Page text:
“In theory, the New Zealand Psychoactive Substance Act 2013 introduced this option in respect of [new psychoactive substances], provided they could be proved low risk,” Julian Buchanan, associate professor of criminology at Victoria University of Wellington tells Rolling Stone, adding that the purpose was actually to extend prohibition, not curb it. “Perhaps not surprisingly, given the main focus of the act, not a single [new psychoactive substance] has been approved for sale here in New Zealand.”

“We must end penalties for all personal possession, not extend them as we have done here in New Zealand,” Buchanan says. “We cannot construct a new model for drug regulation on the foundations of prohibition in which people are encouraged to consume state-approved products and punished for possessing unapproved products. We need to concentrate on developing strict regulation on businesses, not people, and ultimately this process should not be confined to [new psychoactive substances] but include all substances currently listed under the Misuse of Drugs Act.”

Read more: http://www.rollingstone.com/politics/news/uk-bill-banning-psychoactive-drugs-could-stifle-scientific-research-20150529#ixzz3bx3ZPMmP ;
Follow us: @rollingstone on Twitter | RollingStone on Facebook


Via Julian Buchanan
MildGreen Initiative's insight:

> Unmasking NZ’s ‘World Leading Drug Reform’

 

this phrase was purloined by Jim Anderton when he was told it in response to his pending 'restricted substances regulations' at about the time  of the UN consultations held in conjunction  with the Ministry of Health at Te Papa. Subsequently when National Was elected (the day the above rules became law) and peter Dunne was anointed with the poisoned chalice of drug policy he was keen to look good and stop the phrase while bastardising everything that was good about Class D regulation. 

A pity the Law Commission inquiry into cannabis and other drugs was again bastardised from its original  blue skies approach to constrained to the 'art of what was politically possible' (quote from the  chair of the commission, Sir Geoff Palmer) - else Class D may have got the green light.

Unmasking NZ's drug policy requires one to have the mental aptitude to see it for what it has become, a litany of lies, half truths and convenient lapses in memory..... despite best practice this has been tolerated for political expediency. Take for example the $50,000 a year (1996 dollar) budgeted to do the 'cost benefit analysis' - dropped for reasons of, and I quote, 'legislative implications'.

That would be in excess of $million dollars today... yet an eminent and experienced Emeritus Professor of Economics gave us a quote to do it for less than $50,000 ...

The response from a 'fiscally responsible' National government is best described as the  "fuck you" agenda.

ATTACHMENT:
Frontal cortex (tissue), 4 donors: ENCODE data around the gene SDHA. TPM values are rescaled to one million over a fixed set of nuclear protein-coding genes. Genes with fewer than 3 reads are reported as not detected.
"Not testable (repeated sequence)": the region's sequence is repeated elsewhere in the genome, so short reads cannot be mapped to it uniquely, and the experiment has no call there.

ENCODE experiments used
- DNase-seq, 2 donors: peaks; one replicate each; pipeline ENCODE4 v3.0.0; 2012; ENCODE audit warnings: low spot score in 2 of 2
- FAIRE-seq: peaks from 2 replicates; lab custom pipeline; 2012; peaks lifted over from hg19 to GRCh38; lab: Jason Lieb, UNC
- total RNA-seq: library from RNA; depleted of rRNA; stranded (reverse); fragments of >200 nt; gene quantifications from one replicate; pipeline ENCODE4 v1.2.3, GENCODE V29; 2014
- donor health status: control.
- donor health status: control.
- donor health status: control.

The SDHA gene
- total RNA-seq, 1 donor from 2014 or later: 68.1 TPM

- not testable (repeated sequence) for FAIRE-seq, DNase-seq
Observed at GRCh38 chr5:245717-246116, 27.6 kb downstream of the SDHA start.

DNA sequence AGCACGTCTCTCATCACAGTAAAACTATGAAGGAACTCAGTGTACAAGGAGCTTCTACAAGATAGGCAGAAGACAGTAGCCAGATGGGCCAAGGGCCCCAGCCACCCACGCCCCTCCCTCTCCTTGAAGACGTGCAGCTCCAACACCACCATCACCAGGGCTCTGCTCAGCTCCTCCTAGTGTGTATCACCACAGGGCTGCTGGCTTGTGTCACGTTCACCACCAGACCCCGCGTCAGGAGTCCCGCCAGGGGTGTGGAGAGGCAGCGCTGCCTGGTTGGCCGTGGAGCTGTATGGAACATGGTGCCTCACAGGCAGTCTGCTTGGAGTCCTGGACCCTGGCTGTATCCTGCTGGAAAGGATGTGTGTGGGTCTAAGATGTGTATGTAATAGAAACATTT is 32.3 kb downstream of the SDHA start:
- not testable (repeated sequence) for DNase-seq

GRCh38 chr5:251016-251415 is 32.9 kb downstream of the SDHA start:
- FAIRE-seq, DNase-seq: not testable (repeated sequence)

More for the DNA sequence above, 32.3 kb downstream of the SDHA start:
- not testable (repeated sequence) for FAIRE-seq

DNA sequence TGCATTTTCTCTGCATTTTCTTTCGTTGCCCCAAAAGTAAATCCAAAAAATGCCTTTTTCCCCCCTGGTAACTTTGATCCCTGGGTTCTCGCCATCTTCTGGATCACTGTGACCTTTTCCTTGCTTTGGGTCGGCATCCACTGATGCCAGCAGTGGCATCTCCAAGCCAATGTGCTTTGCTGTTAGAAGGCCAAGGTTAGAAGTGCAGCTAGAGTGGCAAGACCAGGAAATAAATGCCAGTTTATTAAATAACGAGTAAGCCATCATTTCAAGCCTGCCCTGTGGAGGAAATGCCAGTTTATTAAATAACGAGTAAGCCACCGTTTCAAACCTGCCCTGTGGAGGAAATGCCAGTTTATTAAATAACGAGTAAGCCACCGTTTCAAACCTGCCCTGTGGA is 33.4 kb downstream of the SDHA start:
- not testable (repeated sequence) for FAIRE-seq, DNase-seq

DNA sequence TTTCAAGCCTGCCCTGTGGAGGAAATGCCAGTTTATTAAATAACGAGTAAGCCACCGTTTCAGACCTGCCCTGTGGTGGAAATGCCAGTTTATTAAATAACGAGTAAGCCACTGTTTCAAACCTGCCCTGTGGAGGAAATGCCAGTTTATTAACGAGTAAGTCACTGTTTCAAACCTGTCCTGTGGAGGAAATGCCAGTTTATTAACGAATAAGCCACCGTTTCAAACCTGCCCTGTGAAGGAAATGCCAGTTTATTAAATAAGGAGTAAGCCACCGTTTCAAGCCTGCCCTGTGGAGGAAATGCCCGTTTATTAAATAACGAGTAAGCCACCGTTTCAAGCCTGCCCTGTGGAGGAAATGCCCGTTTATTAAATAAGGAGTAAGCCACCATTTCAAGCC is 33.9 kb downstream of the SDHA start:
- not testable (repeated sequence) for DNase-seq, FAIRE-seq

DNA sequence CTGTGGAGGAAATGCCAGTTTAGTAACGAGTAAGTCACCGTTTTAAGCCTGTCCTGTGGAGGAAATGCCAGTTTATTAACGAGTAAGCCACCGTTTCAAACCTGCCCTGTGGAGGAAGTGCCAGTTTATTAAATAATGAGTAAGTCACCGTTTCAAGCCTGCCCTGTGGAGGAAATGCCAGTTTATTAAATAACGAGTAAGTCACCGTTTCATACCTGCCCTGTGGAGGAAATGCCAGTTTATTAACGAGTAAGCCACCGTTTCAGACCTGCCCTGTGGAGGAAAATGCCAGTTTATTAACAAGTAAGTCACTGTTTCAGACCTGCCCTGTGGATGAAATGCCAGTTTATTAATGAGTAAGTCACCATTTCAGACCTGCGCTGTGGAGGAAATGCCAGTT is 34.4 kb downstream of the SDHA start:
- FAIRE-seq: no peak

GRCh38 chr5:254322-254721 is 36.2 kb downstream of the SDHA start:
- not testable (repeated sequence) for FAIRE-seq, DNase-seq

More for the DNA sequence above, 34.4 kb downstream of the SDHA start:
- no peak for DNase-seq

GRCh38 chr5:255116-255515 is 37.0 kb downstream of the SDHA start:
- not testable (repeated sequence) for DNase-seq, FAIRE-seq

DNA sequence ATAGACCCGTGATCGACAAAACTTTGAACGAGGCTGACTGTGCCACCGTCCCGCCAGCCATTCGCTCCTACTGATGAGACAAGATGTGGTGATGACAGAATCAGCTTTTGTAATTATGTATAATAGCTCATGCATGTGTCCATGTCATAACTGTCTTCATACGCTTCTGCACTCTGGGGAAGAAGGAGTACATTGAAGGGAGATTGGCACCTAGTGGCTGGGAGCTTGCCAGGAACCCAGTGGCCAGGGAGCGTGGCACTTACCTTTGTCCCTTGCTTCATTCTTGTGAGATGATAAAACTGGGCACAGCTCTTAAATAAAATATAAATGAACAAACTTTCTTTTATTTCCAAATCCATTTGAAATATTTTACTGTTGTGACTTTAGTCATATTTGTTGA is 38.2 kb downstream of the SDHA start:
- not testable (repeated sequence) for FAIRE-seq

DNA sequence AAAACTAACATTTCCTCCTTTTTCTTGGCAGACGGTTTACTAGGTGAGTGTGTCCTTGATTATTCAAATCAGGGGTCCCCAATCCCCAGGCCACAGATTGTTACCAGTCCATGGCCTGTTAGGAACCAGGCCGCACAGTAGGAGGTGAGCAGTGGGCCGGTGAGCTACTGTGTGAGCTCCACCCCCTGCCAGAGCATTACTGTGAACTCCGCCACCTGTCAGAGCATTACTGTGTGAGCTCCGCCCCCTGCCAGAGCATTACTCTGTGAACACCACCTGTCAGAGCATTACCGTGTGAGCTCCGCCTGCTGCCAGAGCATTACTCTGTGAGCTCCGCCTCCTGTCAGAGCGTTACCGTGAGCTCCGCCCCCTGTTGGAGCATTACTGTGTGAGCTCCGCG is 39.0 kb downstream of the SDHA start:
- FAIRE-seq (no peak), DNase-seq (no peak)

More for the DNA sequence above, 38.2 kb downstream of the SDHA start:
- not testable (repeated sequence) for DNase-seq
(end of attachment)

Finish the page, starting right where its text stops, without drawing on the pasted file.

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Julian Buchanan's curator insight, June 2, 2015 7:47 PM

If you want to understand further what's been happening in New Zealand with respect of the legal high ban see my blog

Unmasking NZ’s ‘World Leading Drug Reform’


https://julianbuchanan.wordpress.com/2015/01/08/lessons-from-the-world-leading-kiwi-drug-reform-magic-trick/

 

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Synthetic high hospitalises Lancaster University students - BBC News

Synthetic high hospitalises Lancaster University students - BBC News | Cannabis & Drug Policy Reform | Scoop.it
Five Lancaster University students are in hospital, two of them in a critical condition, after taking a synthetic cannabis substitute.
MildGreen Initiative's insight:

"with a suspicion that they had taken the drug" (what drug? ) they have no idea. and then the crucial question is 'why do we not know' ?  Wouldn't be the implication 'its the rules stooped' by any chance, after all it did occur on prohibitions watch.

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#Cannabis #Science - #Cannabinoid #Compounds - #Marijuana #Documentary

#Cannabis #Science - #Cannabinoid #Compounds - #Marijuana #Documentary | Cannabis & Drug Policy Reform | Scoop.it
his is definitely the best Marijuana / Marihuana / Weed Documentar you will ever watch in your life!. ENJOY! =)CannabisFrom Wikipedia, the free encyclopediaThis...
MildGreen Initiative's insight:

Prohibition is the antithesis of Informed Consent.

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Venture capitalists back more and more cannabis companies—good news for the growing industry

Venture capitalists back more and more cannabis companies—good news for the growing industry | Cannabis & Drug Policy Reform | Scoop.it
All great entrepreneurs know that appealing outcomes are achieved by even greater strategized investments. In many cases, the more risk, the more enticing the payout. In the case of cannabis, ,News
MildGreen Initiative's insight:

The social dividend is 'capital' gained by investing nothing but a better idea.